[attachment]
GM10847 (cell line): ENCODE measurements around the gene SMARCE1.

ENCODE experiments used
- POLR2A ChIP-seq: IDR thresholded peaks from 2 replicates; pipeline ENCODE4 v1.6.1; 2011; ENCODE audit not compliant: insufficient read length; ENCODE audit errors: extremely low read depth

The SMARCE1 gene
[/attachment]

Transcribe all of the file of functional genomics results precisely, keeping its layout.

GM10847 (cell line): ENCODE measurements around the gene SMARCE1.

ENCODE experiments used
- POLR2A ChIP-seq: IDR thresholded peaks from 2 replicates; pipeline ENCODE4 v1.6.1; 2011; ENCODE audit not compliant: insufficient read length; ENCODE audit errors: extremely low read depth

The SMARCE1 gene